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AARP's Social Security Q&A Tool

If I apply for my own Social Security benefit before my full retirement age, but switch to a spouse benefit based on my husband's work record when I reach full retirement age, will it be reduced because I claimed my own benefit early?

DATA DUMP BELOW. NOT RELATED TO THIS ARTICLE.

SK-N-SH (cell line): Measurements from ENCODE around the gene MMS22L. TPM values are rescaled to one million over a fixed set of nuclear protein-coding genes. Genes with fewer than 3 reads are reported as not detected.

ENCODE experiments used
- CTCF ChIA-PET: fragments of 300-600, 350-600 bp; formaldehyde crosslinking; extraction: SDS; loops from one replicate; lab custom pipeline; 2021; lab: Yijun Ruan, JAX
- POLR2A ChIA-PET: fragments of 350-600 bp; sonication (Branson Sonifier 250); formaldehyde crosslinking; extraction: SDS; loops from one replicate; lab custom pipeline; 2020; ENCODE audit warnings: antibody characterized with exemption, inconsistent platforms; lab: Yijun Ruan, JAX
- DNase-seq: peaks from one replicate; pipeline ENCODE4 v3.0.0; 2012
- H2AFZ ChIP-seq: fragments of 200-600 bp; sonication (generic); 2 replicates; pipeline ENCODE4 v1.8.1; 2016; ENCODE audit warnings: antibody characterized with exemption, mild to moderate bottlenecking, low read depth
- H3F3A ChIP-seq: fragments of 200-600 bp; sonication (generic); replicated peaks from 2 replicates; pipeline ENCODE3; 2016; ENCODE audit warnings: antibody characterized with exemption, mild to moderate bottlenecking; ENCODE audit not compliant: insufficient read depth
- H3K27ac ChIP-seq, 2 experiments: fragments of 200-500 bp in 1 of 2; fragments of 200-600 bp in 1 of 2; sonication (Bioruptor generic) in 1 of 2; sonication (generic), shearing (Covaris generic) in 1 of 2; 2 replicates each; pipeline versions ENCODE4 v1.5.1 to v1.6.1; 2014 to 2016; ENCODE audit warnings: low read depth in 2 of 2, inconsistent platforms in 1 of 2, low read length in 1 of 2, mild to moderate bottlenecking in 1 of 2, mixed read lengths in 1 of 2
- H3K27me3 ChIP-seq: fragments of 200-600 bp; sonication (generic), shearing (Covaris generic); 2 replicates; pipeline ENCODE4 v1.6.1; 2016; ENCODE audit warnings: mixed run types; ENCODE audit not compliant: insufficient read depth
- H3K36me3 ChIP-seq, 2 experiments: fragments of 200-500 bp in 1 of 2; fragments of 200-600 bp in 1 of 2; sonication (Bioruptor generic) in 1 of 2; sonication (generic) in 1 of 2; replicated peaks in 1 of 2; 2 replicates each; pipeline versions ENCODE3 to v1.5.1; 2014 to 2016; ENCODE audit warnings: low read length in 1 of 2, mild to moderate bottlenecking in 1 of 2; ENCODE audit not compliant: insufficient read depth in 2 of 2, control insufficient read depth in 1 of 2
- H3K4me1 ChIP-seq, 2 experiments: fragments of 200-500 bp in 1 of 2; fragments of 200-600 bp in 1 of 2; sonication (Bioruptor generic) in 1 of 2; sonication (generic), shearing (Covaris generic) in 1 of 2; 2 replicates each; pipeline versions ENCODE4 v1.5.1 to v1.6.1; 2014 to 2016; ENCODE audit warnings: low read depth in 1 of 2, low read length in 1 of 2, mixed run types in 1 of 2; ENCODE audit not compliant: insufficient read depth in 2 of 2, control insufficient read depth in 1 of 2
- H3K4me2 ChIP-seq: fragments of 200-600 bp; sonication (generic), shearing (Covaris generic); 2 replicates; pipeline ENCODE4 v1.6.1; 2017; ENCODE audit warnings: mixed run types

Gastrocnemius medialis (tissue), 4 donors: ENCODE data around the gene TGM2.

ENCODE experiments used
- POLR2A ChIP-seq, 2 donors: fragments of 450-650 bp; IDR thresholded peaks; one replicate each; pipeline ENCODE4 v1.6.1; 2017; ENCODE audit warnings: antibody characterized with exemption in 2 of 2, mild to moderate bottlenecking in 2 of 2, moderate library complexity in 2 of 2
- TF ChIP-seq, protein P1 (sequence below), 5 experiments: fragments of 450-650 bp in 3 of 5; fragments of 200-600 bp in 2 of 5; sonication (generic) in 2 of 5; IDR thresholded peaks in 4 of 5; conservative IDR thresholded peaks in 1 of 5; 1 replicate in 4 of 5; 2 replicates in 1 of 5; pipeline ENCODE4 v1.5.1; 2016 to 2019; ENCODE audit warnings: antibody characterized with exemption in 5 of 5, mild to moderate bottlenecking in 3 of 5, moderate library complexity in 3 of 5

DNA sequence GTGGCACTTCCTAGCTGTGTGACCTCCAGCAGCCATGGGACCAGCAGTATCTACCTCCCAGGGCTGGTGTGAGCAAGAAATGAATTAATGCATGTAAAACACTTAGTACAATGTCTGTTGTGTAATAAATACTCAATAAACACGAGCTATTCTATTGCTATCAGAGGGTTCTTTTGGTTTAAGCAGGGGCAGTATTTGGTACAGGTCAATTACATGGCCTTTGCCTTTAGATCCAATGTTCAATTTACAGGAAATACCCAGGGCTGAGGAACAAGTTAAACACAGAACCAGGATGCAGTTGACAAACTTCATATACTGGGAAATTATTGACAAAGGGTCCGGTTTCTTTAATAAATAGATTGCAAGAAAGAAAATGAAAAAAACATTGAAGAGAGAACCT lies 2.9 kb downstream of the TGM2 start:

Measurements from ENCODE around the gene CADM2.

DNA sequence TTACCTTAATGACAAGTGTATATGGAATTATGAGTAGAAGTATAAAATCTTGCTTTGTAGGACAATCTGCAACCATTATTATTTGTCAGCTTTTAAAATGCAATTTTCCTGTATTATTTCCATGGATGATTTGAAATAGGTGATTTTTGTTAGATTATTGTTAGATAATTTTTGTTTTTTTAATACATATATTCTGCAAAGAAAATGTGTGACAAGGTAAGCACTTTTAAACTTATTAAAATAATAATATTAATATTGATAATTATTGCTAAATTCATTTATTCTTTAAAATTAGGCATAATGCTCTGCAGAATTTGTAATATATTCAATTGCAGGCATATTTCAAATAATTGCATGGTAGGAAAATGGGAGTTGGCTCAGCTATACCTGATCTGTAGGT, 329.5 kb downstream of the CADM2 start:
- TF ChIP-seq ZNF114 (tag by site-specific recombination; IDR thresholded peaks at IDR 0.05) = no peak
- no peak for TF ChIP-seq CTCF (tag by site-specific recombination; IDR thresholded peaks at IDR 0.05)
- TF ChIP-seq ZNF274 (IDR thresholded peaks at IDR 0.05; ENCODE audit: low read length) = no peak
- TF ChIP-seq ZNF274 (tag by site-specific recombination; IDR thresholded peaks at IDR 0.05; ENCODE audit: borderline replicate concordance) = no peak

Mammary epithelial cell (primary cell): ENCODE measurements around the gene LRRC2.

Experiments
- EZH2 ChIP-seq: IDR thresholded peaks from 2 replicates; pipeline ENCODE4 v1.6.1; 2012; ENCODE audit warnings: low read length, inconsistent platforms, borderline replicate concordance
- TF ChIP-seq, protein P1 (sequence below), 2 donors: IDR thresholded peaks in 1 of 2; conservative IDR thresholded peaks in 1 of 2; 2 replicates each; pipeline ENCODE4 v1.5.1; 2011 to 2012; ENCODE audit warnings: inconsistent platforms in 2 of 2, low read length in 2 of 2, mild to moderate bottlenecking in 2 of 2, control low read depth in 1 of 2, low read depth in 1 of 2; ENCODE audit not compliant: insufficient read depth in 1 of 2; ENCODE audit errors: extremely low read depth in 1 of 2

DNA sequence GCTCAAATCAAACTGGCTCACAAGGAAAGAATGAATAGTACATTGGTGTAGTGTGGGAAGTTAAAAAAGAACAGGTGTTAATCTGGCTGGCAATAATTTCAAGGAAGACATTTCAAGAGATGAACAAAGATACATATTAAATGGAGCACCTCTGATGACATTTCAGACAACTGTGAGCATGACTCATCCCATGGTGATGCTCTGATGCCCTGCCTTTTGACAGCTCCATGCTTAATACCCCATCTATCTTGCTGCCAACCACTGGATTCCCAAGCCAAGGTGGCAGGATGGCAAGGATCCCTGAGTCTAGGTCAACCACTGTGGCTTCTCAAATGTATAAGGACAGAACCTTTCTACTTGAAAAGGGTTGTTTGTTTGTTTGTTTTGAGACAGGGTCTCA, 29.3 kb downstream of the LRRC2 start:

En español | If you were born between 1943 and 1954, then your full retirement age is 66. At 66, you could get your full retirement benefit or your full spouse benefit. But by claiming early, you will reduce both benefits. For example, if you file for retirement benefits at age 64, you would receive 86.7 percent of the benefit you'd get at full retirement age. At 64, you'd get a spouse benefit equal to 41.7 percent of what your husband would get (rather than the 50 percent you'd get if you waited until age 66). It is important to note that if you wait until full retirement age, you could choose to receive only the spouse benefit and allow your own retirement benefit to grow and earn delayed retirement benefits until age 70. If you decide you cannot wait until full retirement age, the Social Security Administration will automatically file for your retirement benefit and your own benefit at the same time, and will give you whichever benefit is larger. There is no additional work to do on your part to ensure the larger of the two benefits.

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